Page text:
Phil Dreizen

review: up from poppy hill
May 29, 2013, 12:28 am

A pleasant, pretty, and sometimes touching movie. Understated for such a melodramatic plot. But not anywhere near one of Ghibli's best.

Umi has a lot of responsibilities. Though she's only in high school, she needs to take care of her family, and the boarders in her house. Her father died in the Korean War, and her mother is studying in America. With so much responsibility, she doesn't have much time for herself.

In the background is Japan of the 1960s. It's transitioning into a more Western, perhaps more modern country. It's about to host the Olympics - so Japan's officials want to put a particular face forward to the rest of the world.

The "Quartier Latin" isn't something I completely understand. It seems to be semi-officially attached to Isogo High School, the school Umi attends, housing all the school's clubs. Inside, students observe the stars, debate ancient philosophy, publish a newspaper - all manner of scholarly activities. It seems like an awesome place. The film treats its residents kindly - though their interests are portrayed as a bit silly, and ineffective, we like everyone inside. In an American movie, I think they'd be treated as nerds and outcasts, but I don't get the sense the Quartier Latin is looked upon that way. Maybe anti-intellectualism is an American phenomenon.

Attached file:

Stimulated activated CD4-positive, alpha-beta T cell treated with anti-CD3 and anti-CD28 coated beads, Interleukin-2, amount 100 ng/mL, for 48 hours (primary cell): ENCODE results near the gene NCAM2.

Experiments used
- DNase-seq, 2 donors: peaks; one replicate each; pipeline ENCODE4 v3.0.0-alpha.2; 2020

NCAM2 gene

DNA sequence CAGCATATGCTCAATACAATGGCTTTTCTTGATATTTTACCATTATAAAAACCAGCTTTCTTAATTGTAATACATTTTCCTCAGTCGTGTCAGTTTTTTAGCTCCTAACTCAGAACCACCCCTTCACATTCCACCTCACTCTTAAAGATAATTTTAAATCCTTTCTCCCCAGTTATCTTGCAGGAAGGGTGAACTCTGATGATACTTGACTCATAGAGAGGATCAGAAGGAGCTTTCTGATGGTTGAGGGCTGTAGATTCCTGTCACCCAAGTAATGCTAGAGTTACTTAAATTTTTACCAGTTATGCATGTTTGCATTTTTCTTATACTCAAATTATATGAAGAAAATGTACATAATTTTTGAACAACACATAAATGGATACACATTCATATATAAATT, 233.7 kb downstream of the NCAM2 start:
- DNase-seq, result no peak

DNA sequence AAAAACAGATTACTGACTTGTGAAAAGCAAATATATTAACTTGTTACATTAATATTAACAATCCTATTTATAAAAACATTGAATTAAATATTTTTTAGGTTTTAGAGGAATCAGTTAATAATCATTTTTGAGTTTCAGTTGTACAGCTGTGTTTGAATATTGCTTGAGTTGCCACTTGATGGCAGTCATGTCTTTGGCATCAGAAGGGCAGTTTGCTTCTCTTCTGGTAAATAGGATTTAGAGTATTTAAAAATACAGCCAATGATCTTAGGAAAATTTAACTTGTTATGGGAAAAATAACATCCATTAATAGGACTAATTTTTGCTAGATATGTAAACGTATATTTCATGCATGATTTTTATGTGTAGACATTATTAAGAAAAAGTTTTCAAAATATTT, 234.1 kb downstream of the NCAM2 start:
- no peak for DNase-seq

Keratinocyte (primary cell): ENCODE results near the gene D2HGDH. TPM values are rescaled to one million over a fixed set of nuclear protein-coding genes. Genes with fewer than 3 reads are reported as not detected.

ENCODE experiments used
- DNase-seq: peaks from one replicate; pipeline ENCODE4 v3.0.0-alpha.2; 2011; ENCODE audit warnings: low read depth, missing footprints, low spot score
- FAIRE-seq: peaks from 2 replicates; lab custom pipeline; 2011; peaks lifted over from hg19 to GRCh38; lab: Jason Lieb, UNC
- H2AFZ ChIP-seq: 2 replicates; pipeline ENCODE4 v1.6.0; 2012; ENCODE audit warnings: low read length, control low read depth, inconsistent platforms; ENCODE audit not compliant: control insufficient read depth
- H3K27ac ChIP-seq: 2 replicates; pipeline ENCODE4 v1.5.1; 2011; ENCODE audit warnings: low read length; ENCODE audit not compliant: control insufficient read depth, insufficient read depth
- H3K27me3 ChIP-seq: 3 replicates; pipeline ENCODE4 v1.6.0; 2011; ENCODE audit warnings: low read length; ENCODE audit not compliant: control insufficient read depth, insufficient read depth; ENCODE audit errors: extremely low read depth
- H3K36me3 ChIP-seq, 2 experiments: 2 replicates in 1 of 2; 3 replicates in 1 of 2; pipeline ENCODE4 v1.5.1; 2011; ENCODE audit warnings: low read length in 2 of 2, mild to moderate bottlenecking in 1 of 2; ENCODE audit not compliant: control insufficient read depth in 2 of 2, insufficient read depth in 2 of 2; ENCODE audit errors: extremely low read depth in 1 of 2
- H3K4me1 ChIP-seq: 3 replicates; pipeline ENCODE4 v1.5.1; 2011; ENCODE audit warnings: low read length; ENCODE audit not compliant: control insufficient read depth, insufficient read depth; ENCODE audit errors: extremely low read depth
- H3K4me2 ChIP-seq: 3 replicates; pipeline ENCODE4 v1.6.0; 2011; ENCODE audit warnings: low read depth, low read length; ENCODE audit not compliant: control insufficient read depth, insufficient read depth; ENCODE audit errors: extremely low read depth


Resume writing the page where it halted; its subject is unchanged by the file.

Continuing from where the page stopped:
The building itself is old, and falling apart, and the entirely male student body inside have left the inside in shambles, cluttered with dusty books, and papers. And so, the club house - a relic, and symbol, of a past that Japan is trying to move beyond - is marked for demolition. Trying to save "Quartier Latin" and, symbolically, a piece Japan's past, is one of the two driving forces of the movie

The other is the romance between Umi and Shun, a student who is involved in the Quartier Latin' journalism club. He publishes a secret letter of admiration for Umi in his paper, and she is drawn to him after she reads it. His quest to save the club becomes hers too. We see them subtly growing close to each other, and it's pleasant to see their unstated affection for each other. Their feelings for each other are never stated outright, until Shun makes the discovery that the two of them might be brother and sister. Then, after acknowledging their feelings to each other, they must struggle with what fate seems to have handed them.

The plot is melodramatic, even the characters in the movie know that, but it's played in an understated way.

This is the kind of movie in which things work out well in the end. I found the resolution of both plots touching even though I knew how things would work out. In large part the emotional effectiveness is due to the music, which is reminiscent of the music from earlier Studio Ghibli movies.